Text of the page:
Norfund’s investment agreements specify the amount Norfund commits to invest, the sequence of its disbursement, representations and warranties, and the applicable terms and conditions of the financial instrument.

Agreement and disbursement

The size of the investment, the investment period, and how the funds will be disbursed are specified by agreement. Disbursements are structured in different ways. Investment tranches, for example, may be linked to specific milestones in a company’s business plan. Norfund may also request that the fulfilment of plans for the implementation of higher standards be a requirement for disbursements.  

Compliance with standards

All project requirements that Norfund regards as important are made legally binding, including compliance with environmental standards and labour standards. We do not expect enterprises to be ‘perfect’ when we invest initially, but we expect companies to show a willingness to improve. Plans for the implementation of higher standards are therefore included as part of our investment agreements when applicable.

Norfund’s influence

In addition to being an active shareholder, Norfund would typically require the right to nominate at least one seat on the Board of Directors of the investee.

Use of offshore financial centres (OFCs)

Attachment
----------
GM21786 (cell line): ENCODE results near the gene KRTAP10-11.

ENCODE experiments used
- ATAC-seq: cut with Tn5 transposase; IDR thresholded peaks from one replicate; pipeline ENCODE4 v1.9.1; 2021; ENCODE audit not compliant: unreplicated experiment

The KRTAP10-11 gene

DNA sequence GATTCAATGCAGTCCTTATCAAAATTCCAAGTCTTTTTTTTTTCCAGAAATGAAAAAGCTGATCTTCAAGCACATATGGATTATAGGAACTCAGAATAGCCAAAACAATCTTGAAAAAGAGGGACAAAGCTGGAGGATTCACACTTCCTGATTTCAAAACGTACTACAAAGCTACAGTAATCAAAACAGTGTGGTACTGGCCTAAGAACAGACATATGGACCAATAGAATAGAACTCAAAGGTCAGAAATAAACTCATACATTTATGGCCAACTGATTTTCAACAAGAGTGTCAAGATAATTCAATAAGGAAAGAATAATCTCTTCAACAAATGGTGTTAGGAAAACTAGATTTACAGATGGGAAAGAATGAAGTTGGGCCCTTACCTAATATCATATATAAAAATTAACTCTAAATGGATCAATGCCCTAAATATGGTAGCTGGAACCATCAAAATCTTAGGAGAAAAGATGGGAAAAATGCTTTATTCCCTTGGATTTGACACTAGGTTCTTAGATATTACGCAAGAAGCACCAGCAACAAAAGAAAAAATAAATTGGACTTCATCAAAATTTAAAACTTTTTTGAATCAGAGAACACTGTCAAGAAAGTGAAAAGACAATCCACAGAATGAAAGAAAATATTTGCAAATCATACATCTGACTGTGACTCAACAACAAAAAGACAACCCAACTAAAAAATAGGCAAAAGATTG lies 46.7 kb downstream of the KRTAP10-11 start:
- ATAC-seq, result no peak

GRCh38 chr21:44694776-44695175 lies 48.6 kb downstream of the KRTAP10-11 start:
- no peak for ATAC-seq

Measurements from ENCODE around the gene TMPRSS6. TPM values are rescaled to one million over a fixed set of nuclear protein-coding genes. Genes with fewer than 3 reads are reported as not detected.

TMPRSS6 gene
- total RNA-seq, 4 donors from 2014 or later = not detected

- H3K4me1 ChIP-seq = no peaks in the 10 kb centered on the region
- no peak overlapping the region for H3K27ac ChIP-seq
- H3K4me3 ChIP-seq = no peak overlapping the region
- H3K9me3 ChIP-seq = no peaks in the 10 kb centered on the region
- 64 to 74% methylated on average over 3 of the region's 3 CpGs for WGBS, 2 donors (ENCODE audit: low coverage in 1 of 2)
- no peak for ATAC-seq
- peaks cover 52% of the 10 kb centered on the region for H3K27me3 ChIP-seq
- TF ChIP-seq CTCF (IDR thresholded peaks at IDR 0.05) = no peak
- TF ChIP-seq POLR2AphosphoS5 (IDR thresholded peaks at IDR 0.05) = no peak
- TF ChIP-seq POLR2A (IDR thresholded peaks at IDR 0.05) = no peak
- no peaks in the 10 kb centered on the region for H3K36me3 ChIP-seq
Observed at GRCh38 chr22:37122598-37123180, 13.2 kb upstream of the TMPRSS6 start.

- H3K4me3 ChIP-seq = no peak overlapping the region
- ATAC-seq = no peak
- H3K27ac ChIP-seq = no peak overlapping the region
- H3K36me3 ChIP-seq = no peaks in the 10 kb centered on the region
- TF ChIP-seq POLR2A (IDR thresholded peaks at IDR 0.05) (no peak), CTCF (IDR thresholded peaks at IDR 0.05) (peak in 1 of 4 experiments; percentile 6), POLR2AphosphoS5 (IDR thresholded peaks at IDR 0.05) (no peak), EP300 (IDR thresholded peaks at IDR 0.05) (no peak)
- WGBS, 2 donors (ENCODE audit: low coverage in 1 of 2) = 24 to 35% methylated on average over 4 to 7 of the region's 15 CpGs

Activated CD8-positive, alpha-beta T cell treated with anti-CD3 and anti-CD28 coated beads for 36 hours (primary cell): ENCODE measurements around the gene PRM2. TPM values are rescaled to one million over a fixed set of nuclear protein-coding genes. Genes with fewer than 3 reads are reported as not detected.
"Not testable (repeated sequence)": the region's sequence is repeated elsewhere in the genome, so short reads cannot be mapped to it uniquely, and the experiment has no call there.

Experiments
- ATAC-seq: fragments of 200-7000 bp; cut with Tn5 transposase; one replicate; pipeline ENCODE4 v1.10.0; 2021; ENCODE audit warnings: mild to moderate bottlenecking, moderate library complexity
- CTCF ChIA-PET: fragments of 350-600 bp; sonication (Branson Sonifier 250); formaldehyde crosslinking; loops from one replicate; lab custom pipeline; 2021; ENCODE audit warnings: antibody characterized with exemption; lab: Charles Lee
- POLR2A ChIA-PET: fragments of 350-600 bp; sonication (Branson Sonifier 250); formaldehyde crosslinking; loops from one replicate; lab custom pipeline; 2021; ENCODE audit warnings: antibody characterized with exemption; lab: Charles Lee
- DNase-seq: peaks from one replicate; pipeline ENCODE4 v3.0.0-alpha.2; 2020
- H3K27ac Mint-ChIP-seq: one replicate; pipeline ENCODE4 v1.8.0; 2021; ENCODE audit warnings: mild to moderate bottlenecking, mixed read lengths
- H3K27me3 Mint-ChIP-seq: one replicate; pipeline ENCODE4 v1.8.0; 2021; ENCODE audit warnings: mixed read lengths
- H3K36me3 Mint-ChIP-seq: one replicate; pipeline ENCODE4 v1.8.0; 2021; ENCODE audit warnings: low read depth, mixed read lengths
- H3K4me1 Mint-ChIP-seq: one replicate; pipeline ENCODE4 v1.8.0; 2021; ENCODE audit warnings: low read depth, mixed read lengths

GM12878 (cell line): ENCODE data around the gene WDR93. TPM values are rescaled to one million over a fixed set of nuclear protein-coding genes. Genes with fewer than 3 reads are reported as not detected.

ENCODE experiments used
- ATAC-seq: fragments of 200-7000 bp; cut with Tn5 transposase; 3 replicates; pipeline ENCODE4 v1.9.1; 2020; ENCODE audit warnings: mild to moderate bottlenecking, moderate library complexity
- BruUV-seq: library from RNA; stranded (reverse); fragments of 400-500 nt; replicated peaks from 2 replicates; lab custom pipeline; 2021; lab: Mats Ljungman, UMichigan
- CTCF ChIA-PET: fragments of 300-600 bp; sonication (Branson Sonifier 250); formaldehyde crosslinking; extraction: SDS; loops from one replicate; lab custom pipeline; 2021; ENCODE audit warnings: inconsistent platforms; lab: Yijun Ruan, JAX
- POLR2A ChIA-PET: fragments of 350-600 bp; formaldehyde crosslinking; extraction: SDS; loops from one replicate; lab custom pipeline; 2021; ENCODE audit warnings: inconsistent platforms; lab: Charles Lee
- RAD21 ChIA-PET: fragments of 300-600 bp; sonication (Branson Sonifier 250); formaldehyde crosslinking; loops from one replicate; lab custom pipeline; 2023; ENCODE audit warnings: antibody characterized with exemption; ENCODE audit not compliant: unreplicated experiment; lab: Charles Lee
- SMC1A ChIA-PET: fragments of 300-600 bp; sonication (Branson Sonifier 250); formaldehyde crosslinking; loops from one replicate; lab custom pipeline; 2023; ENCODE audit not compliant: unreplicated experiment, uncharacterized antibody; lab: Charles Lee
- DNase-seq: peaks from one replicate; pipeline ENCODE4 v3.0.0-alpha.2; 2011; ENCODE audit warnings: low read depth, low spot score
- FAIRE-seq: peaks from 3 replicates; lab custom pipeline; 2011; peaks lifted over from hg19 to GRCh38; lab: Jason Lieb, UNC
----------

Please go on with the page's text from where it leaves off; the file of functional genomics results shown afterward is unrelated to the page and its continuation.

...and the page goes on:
In countries with weak legal systems and/or where there is a risk of corruption in the legal system, the administration and enforcement of laws and rules can be ineffective and unpredictable. In such countries, it may be difficult for Norfund and its partners to ensure that legal steps are taken in the event of financial irregularities or disputes.

This represents a risk that is too high for many investors and lenders. The jurisdiction of a third-party country is therefore sometimes employed for investments in certain countries. Using offshore financial centres (OFCs) places a special responsibility on Norfund to ensure that we have full oversight of the transactions taking place and that we do not in any way contribute to tax evasion or unlawful flows of capital.

Norfund is subject to the same guidelines as other state-owned companies and funds with international activities. Norfund exercises caution in its use of OFCs and follows OECD guidelines on tax-related matters. This includes avoiding both the use of tax havens that do not comply with Global Forum standards on transparency and effective information exchange, and avoiding countries that have not entered into tax information agreements with Norway.

Read about the ODI report (2017) Why do DFIs use offshore financial centers?